10 Tracks on Repeat:

1. Spells by Backxwash (2020)- A fast-paced, spooky and downright catchy experimental hip-hop meets horrorcore number off the female rapper’s menacingly engaging new LP God Has Nothing to Do With It Leave Him Out of It. 

2. Grounds by IDLES (2020)- I doubt an album announcement in 2020 has got me as excited as the news that the politically driven British punk rockers known as IDLES would be releasing their third LP, Ultra Mono, including a more artsy yet crushingly loud single called Grounds, complete with some typically heavy instrumentation and an aggressive yet rousing vocal performance from front-man Joe Talbot.

3. Wish by Cymbals Eat Guitars (2016)- The original band of indie singer-songwriter Joseph D’Agostino (who is the mind behind Empty Country, a project who’s debut record is a definite highlight of the year so far), the band had many tracks such as Wish up their sleeves, a loud, messing yet undeniably catchy banger overflowing with plenty of emotion.

4. Dawn Chorus by Thom Yorke (2019)- Though last year’s solo release from Radiohead front-man Thom Yorke wasn’t a significant step in a new direction for the musician, Anima has some of his best-written material to date, with the formless, dreamy, seemingly bitter-sweet Dawn Chorus serving as an excellent example of this.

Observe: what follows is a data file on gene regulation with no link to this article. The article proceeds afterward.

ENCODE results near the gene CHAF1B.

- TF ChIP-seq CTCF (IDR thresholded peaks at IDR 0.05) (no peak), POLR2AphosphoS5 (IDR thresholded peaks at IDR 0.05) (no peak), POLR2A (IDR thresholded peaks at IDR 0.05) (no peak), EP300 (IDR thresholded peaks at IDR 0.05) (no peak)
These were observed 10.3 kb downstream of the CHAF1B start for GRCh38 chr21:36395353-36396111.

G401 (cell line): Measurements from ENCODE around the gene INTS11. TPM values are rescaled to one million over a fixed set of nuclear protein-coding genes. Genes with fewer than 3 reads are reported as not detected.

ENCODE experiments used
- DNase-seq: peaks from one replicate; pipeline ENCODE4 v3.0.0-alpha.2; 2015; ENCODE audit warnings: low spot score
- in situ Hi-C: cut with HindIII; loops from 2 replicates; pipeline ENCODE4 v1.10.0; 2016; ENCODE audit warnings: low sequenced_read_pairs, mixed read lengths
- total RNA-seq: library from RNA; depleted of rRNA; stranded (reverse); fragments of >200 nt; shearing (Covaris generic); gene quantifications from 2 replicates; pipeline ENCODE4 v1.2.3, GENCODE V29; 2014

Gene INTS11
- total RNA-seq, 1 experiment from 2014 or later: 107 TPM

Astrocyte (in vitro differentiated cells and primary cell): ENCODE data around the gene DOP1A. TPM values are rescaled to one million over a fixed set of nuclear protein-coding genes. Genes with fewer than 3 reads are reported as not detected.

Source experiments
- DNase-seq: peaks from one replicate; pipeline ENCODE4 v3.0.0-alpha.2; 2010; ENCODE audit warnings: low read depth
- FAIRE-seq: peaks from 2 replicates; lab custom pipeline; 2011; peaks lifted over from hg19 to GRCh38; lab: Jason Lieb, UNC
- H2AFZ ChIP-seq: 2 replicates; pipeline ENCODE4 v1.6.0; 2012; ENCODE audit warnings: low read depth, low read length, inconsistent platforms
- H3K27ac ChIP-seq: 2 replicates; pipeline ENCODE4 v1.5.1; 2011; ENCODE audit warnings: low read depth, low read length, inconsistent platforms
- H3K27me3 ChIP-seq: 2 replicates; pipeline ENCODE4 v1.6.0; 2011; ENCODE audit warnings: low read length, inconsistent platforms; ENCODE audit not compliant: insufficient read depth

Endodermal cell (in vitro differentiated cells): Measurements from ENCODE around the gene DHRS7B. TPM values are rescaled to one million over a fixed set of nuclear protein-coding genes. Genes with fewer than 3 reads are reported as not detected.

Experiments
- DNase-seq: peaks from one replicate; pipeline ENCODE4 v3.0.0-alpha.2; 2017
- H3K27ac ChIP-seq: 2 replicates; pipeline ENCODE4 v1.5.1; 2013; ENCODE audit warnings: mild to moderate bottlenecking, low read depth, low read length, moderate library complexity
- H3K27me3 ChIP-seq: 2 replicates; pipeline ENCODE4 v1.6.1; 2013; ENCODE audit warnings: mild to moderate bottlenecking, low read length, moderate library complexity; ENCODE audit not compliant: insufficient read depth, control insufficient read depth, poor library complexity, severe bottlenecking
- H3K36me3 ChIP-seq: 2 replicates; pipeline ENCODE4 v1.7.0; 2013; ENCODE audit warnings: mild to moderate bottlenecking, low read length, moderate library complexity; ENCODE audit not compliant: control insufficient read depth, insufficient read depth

5. Soul Alphabet by Colleen (2015)- Shown to me by a friend, Soul Alphabet is an absolute gem of a song, built upon acoustic instrumentation and moving at the perfect pace for it to become totally hypnotic and addictive.

6. Degausser by Brand New (2006)- Brand New lead singer Jesse Lacey is a man who has carried a lot of guilt around him and seemingly always trying to escape his past, which managed to catch up with him in 2017 when he confirmed allegations of grooming and sexual harassment against him were true. This has rendered a lot of Brand New’s music difficult to stomach, with the emotion on display at times unbearable. However, many songs, such as the powerful Degausser, remain emo classics to this day.

7. Am I In Heaven? by King Gizzard and the Lizard Wizard (2014)- Probably my favourite King Gizz song, this seven-minute psychedelic epic is the perfect example of just how good this Australian band can get.   

8. Buggin’ Out by A Tribe Called Quest (1991)- Found of Low End Theory, which is quite possibly the best album of the 1990s, Buggin’ Out is a jazzy, catchy East Coast hip-hop anthem and a perfectly uplifting song for these tough times.

9. Place to Be by Nick Drake (1972)- A profoundly impactful yet hauntingly simple acoustic ballad, Nick Drake constructed an album’s worth of songs like Place to Be on Pink Moon, a record’s whose tragedy is only made sadder with the fate of singer-songwriter who created it.

10. Beach Life-In-Death by Car Seat Headrest (2018)- Standing at a powerful 13 minutes long, many would consider Beach Life-In-Death to be Will Toledo’s swan song. Though personally, I wouldn’t call it my favourite song from Car Seat Headrest, it’s certainly one hell of a ride, dragging the listener through just about every emotion a human is capable of feeling.